by Ailen Arreaza
I know it’s hard to believe, but the first day of school is less than a week away. Where did the summer go? While we were enjoying the sunshine, our state and district went through some pretty big changes on the education front.
We know you are probably busy driving from store to store in search of composition books and putting your kids back on something that resembles a schedule, so we’ve made it really easy for you to catch up on local education news before the first day of classes. Here are five important issues you should know about:
1. NC teachers are finally getting a raise: After years of stagnant pay, all NC teachers will see an increase in their paychecks this year. Governor Pat McCrory has been touting it as an average 7 percent increase — but it’s a bit more complicated than that. Teachers who have been in the classroom between five and ten years will see the biggest gains: up to 18 percent. Veteran teachers, however, will see the smallest increase — for some it will be less than three percent. With this additional funding for teachers, NC’s national teacher pay standing has gone from 46th to 32nd. At least we’re moving in the right direction.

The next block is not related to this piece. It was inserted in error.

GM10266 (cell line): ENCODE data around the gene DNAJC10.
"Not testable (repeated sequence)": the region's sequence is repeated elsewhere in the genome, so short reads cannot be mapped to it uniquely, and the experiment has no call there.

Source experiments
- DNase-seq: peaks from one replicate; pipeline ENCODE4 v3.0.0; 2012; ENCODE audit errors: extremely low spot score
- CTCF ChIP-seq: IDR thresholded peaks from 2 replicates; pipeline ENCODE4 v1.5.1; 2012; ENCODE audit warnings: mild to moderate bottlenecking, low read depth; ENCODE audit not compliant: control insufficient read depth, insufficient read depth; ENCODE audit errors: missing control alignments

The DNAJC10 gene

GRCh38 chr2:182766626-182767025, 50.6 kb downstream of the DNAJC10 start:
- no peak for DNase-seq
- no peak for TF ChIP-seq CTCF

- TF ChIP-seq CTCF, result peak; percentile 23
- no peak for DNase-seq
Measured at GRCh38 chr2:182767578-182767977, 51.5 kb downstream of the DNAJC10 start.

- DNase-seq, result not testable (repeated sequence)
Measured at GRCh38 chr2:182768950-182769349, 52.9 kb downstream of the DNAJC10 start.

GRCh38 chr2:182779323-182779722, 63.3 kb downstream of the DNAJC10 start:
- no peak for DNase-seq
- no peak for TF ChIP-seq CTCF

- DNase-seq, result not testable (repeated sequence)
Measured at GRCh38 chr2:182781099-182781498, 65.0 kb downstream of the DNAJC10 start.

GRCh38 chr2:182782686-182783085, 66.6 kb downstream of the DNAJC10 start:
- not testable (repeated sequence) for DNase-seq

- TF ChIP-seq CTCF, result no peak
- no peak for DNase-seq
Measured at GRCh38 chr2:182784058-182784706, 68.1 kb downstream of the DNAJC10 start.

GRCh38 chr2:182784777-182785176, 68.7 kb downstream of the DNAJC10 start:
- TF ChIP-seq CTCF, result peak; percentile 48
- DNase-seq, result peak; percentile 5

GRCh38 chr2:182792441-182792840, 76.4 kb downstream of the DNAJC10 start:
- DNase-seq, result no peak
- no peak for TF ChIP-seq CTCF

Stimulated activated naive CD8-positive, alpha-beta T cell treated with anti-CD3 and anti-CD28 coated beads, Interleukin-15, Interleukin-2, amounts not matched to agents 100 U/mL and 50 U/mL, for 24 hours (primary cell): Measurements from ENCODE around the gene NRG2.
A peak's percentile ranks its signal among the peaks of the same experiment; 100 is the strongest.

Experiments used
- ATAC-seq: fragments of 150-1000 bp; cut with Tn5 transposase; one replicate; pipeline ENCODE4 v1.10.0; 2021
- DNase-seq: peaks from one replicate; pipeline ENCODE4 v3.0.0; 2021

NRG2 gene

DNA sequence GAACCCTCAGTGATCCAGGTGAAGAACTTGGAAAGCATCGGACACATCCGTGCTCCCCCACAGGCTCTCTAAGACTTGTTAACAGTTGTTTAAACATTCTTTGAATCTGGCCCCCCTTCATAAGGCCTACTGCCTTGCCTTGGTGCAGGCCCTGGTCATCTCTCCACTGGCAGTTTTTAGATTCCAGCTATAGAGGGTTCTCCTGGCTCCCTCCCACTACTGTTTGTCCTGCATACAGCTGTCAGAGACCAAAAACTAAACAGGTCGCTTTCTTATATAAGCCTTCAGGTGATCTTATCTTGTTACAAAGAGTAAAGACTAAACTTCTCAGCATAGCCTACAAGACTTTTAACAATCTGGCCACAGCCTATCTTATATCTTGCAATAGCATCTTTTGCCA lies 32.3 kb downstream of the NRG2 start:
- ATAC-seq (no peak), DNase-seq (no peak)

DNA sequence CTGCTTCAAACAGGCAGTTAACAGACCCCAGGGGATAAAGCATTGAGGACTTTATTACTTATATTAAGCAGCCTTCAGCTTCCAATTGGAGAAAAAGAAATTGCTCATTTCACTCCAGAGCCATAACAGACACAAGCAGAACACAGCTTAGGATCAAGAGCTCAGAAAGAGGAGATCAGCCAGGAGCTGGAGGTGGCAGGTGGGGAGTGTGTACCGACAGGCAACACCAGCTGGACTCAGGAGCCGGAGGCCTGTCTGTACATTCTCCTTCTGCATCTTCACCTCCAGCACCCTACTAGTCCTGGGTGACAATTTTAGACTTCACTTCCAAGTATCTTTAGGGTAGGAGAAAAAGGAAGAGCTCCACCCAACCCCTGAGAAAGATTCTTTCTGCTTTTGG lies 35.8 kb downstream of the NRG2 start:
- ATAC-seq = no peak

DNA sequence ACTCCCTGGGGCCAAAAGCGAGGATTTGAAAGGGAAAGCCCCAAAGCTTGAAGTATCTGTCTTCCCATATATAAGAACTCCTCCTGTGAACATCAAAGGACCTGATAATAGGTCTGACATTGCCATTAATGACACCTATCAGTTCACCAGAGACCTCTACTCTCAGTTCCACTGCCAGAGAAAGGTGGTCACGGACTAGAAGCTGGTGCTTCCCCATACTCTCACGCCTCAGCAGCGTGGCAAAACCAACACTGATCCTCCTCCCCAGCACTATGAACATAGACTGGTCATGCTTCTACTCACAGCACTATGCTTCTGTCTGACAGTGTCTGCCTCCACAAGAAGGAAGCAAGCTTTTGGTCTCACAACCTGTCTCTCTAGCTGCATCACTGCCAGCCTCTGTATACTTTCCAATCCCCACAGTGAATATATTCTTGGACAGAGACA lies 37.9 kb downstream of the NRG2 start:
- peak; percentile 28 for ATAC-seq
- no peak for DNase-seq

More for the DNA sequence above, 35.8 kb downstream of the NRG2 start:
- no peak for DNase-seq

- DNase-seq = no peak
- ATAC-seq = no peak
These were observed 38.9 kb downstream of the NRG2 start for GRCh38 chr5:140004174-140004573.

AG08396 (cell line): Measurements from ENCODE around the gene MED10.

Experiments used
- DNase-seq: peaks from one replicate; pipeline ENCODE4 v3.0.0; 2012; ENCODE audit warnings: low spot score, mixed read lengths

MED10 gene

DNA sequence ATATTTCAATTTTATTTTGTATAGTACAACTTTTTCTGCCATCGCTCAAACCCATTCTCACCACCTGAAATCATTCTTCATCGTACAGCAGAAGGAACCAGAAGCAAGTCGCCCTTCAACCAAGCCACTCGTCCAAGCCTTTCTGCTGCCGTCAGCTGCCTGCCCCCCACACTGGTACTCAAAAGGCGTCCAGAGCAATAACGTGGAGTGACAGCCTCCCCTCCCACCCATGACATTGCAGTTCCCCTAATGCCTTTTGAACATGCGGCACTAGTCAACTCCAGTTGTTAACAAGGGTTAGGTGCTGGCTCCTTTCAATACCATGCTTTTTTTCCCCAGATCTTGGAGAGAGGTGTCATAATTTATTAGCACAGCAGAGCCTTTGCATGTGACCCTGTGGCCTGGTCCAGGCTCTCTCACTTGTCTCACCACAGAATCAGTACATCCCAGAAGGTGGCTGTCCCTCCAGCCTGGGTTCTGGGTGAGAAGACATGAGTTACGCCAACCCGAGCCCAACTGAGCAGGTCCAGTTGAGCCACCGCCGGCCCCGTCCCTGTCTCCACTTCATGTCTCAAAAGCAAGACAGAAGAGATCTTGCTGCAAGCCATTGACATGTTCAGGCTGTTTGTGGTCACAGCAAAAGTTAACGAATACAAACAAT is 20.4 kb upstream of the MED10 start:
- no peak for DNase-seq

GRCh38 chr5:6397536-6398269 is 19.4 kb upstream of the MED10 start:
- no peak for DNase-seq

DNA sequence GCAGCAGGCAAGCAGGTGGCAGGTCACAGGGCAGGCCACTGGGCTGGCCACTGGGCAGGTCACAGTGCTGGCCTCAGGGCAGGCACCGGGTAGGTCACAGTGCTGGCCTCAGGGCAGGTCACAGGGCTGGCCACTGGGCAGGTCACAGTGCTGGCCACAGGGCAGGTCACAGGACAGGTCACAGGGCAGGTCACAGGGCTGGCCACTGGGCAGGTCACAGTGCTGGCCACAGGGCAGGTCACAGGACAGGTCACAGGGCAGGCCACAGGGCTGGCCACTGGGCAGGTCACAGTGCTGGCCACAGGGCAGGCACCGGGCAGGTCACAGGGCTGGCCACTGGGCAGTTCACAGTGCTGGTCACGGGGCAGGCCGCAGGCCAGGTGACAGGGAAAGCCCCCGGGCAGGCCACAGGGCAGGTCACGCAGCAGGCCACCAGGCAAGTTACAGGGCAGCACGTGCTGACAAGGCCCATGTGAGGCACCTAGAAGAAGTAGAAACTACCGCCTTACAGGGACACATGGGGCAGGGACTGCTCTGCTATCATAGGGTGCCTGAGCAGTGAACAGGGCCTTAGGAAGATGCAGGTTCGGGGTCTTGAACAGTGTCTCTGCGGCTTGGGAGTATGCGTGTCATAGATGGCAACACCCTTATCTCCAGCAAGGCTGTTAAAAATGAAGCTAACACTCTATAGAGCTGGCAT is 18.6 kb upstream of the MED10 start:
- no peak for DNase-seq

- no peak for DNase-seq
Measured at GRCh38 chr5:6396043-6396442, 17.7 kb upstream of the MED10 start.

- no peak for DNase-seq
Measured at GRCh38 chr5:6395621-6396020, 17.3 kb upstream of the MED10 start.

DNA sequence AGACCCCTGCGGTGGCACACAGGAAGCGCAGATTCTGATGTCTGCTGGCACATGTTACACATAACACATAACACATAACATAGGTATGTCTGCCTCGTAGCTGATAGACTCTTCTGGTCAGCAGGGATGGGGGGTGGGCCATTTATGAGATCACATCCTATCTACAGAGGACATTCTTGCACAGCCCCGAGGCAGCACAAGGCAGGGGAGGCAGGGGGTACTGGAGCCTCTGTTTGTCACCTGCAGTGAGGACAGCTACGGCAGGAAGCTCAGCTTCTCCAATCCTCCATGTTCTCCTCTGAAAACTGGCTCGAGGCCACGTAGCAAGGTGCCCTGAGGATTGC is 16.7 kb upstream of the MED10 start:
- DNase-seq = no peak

2. There’s a budget gap for teacher assistant positions: While CMS will be able to use local funds this year to cover all of its TA positions, a bill was struck down in the state legislature that would have given districts more flexibility to pay for teacher assistants. Some NC classrooms may have to make do without a TA this year.
4. Common Core is no more: Governor Pat McCrory signed legislation this summer authorizing the state Board of Education to rewrite the Common Core standards. An 11 member advisory committee will be formed to make the recommendations. Things will remain as they are for the 2014-2015 school year, but after that — it’s all up in the air.
5. Voters will decide whether or not to give local teachers a raise in November: While it’s great news that all NC teachers got a raise this year, 32nd in the nation is still well below the national average. In November, Mecklenburg voters will decide on a quarter-cent sales tax referendum that would give county teachers an additional pay bump. The question is, are you willing to support our teachers with an increase in local taxes?